Saturday, 8 March 2014 at 11:00am

Kimberly Chrisman-Campbell is an independent scholar and consultant for The Huntington Library Art Collections and Botanical Gardens, and Fashion Institute of Design and Merchandising, and has been a research scholar for the Los Angeles County Museum of Art.

HBA Publication Grant

Posted in opportunities by Editor on February 23, 2014

Historians of British Art Publication Grant
Proposals due by 1 March 2014 (extended from the original date of 15 January 2014)

The Historians of British Art (HBA) invites applications for its Publication Grant. The organization grants a sum of $600 to offset publication costs for a book manuscript in the field of British art or visual culture that has been accepted by a publisher. Applicants must be current members of HBA. To apply, send a 500-word project description, publication information (name of press and projected publication date), budget, and CV to Renate Dohmen, Prize Committee Chair, HBA, brd4231@louisiana.edu. The revised deadline is March 1, 2014.

Exhibition | Caravaggio to Canaletto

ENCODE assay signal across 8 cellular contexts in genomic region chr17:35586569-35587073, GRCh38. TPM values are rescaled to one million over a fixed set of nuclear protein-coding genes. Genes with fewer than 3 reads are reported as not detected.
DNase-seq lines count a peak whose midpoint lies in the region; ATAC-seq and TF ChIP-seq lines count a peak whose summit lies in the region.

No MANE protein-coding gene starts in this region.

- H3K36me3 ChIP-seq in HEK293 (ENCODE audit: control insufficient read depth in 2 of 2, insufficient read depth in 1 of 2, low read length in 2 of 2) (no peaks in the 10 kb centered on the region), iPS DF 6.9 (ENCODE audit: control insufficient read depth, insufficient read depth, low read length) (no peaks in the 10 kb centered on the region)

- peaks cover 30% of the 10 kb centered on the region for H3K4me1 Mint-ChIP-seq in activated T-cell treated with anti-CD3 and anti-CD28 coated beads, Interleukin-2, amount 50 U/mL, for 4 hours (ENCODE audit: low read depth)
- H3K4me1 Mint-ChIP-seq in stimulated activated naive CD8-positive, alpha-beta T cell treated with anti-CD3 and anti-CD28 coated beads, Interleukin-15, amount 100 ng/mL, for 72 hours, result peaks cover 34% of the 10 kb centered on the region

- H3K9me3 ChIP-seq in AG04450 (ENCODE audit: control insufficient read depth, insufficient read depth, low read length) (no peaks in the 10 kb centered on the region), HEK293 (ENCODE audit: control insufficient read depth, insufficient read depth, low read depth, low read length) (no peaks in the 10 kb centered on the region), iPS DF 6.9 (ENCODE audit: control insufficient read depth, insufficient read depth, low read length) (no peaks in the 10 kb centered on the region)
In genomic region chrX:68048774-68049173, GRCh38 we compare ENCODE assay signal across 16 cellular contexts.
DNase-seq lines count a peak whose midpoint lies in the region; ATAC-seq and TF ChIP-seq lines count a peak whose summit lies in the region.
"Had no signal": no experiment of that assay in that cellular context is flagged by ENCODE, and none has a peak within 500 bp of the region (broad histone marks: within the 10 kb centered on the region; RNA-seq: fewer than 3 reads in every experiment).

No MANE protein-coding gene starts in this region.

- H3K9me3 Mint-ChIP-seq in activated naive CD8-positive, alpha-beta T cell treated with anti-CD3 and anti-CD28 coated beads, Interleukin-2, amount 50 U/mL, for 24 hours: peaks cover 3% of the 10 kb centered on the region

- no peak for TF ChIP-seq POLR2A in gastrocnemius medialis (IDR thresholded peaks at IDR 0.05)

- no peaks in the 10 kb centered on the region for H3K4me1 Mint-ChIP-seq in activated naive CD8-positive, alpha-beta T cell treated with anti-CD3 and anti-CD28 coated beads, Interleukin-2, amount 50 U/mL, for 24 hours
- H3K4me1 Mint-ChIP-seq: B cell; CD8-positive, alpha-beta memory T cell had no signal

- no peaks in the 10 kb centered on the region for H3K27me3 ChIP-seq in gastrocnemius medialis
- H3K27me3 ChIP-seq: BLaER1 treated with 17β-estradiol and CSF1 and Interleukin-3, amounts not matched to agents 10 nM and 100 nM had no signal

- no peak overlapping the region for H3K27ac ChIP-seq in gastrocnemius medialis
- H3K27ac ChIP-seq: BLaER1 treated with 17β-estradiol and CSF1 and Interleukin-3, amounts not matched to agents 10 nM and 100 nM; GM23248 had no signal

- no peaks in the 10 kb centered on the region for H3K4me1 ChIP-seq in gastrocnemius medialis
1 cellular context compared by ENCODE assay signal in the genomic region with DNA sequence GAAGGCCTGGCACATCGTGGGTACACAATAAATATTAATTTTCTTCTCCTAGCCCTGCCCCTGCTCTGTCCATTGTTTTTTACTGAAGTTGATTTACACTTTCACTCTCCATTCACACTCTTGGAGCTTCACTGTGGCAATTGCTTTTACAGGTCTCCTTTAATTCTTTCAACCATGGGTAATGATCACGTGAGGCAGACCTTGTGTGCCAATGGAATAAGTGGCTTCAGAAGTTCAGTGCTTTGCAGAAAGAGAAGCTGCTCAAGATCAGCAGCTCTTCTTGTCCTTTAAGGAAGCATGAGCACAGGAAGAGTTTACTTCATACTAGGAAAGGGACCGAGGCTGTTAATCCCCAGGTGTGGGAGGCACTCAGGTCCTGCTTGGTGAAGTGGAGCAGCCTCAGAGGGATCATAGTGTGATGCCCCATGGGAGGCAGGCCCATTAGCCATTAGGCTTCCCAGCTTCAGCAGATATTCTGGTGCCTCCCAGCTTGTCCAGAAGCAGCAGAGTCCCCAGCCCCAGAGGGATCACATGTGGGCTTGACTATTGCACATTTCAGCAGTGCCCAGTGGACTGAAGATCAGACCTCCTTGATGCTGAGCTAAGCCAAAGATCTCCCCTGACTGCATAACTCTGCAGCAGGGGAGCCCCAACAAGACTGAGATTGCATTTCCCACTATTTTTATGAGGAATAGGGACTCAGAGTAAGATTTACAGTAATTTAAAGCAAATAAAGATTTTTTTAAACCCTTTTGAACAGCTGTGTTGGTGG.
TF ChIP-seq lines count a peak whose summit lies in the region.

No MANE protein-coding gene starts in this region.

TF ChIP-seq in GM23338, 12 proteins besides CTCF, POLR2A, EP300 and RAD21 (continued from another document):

Posted in books, catalogues, exhibitions by Editor on February 23, 2014

My apologies for (once again) being so late with this exhibition, which recently closed at the Museum of Fine Arts in Budapest. The catalogue, however, is still available from Artbooks.com. -CH

Caravaggio to Canaletto: The Glory of Italian Baroque and Rococo Painting
Museum of Fine Arts, Budapest, 26 October 2013 — 16 February 2014

Curated by Zsuzsanna Dobos


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The Museum of Fine Arts’ exhibition titled Caravaggio to Canaletto will present the leading styles, outstanding artist figures as well as the extraordinary wealth of genres, techniques, and themes of 17th- and 18th-century Italian painting through more than 140 works by 100 masters, including nine paintings—the highest number by a single artist included in the displayed material—by the period’s prominent painter genius, Caravaggio.